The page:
Saturday, 18 May 2013

Dear Collin...


Dear Mr Collin Brewer,

I am sure you know what this post is going to be about.  There have been many like it in the wake of your comments about disabled children.  I doubt very much you will ever read this, but on the off chance you are having a late night game of ‘Google me’ and stumble across this, I hope that you will read on and try to understand where I am coming from.

You see, my response to your comments last week is coming pretty late.  Partly because, having heard about your recent ill health, I was unsure how to respond.  Although, as many fellow bloggers have pointed out, the children at the sharp end of your recent comments are in ill health and this did not prevent you from expressing your views.  However, let me start by saying that I genuinely wish you the best and sincerely hope that you are doing well. If you were just another individual making some thoughtless comments about disabled children, I would simply ignore and move one.  But I am afraid you are not just another individual.  You occupy a position of trust and authority within local government.  As a believer that politics should and must be governed by democratic response, I feel it is important for as many people to express their counter-views as possible.

My delayed response is also a reflection of my own emotional investment in the subject matter.  You can’t fail to notice that disability is fairly fundamental theme within this blog.  I am proud to be mother to a beautiful, funny and rather lovely disabled child. You can imagine how reading headlines stating that, ‘Disabled children should be put down’ could elicit a less than rational response from me.  It’s a little like the dinosaur in Jurassic Park.  Have you seen it? I wouldn’t call it a classic, but it’s good for a bit of early evening escapism.  There’s a little dinosaur towards the end (I hope I’m not ruining it for you).  It looks fairly friendly and innocuous and bounces up to say hello.  But then in a split second its spikes pop out and the next thing you know it’s shooting venom. That’s a pretty much a reflection of my initial thoughts around your comments.  I want to be all helpful, logical and fair, but then out of nowhere a bit of venom flies out and rounds off a sentence with an unnecessary bit of sarcasm.  I shall do my absolute best to keep the dinosaur locked up where it can bounce merrily away looking inoffensive.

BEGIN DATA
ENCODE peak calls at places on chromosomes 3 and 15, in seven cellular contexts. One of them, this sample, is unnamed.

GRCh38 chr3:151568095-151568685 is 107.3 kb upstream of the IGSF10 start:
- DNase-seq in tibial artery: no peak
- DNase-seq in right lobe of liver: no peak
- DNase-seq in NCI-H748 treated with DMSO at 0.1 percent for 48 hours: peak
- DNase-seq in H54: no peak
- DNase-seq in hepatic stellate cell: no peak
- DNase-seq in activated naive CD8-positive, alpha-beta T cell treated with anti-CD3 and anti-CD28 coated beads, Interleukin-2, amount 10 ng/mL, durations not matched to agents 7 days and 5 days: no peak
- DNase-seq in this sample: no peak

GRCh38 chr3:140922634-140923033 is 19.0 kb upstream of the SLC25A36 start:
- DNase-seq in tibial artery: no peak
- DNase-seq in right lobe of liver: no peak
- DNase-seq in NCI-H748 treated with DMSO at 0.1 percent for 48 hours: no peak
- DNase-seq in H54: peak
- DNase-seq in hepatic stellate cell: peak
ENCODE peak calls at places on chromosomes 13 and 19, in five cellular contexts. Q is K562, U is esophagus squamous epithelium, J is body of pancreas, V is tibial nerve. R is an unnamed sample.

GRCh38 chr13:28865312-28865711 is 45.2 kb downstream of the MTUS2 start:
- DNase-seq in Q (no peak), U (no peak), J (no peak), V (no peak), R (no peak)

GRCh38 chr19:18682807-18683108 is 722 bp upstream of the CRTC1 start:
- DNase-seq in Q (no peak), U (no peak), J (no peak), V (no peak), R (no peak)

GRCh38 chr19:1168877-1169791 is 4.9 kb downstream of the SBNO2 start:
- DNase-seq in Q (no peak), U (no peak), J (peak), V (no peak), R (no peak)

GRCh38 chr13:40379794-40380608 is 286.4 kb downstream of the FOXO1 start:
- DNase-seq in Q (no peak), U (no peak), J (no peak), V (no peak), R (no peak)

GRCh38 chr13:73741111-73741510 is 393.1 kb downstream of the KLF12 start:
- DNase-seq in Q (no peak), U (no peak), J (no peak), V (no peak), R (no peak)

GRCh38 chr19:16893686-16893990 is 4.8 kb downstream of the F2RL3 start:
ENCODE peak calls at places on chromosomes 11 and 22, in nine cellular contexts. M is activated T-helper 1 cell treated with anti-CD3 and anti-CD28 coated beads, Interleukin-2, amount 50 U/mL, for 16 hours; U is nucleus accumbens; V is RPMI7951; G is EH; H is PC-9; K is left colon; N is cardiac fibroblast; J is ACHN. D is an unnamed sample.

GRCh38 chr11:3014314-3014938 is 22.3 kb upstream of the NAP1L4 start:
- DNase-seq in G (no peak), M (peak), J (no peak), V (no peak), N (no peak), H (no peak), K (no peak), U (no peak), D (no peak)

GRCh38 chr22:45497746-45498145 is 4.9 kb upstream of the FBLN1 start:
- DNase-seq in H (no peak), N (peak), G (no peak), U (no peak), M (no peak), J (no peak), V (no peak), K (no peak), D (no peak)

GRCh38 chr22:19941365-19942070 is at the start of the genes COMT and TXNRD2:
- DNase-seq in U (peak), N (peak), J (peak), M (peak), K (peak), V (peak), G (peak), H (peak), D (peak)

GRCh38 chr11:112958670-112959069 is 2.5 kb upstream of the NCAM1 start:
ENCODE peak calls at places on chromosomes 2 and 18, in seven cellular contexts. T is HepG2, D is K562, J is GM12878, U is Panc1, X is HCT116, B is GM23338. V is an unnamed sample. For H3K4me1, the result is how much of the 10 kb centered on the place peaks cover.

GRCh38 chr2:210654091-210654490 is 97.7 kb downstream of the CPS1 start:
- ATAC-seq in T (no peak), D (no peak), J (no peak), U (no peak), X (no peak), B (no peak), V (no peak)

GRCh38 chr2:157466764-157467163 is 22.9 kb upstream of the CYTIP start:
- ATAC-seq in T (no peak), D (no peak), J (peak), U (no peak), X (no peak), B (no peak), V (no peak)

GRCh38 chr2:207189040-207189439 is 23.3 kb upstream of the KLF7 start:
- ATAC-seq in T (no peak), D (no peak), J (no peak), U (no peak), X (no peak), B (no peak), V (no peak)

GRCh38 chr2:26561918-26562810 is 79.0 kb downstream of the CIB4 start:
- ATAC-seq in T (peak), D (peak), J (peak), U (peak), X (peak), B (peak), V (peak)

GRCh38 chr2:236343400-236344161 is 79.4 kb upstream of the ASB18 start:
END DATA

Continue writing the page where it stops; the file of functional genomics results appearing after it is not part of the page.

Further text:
Bouncy, well behaved dinosaur
I have to say that when I heard your first comments about euthanising disabled children, I actually felt sorry for you.  When I read the headline that you had apologised and stepped down from your post, I thought ‘poor man.’ This may come as shock to some people, but you see, despite my best efforts to be well read and informed, I am very naïve.  I thought that it was all a big mistake.  I thought that you had been misrepresented by the press, who were looking for an easy headline and had changed what was at the heart of your comments.  I thought that you may have been trying to make a point about euthanasia and helping children in the most extreme levels of pain and distress.  It’s not a point I would necessarily agree with, but I thought it a bold issue to raise and I assumed you had been misunderstood.  I couldn’t begin to fathom that someone would actually say that a person’s life should be eliminated in the name of cutting costs.

So when you were recently re-elected, you can imagine my shock at your next comments.  When you compared disabled children to farmyard animals, stating, ‘if they [farmers] have a misshapen lamb, they get rid of it. Bang.’ When you confirmed, without a shadow of a doubt that you supported taking human life in the name of cost cutting, stating that, ‘the cost has to be evaluated.’ I was shocked. I have to say that your use of imagery was particularly striking, as you spoke about how these ‘misshapen’ lambs would be, ‘smashed against the wall and dealt with’.  That is one of the resounding statements that I find it hardest to shake from my mind.  It is the comment that revved up my inner dinosaur to its spikiest. But then I realised.  I could pick hole after hole in what you have said, but it will be pointless.  It won’t change your mind.  The most impossible competitor to enter into a debate with is one who lacks logic.  And your comments offer none what so ever.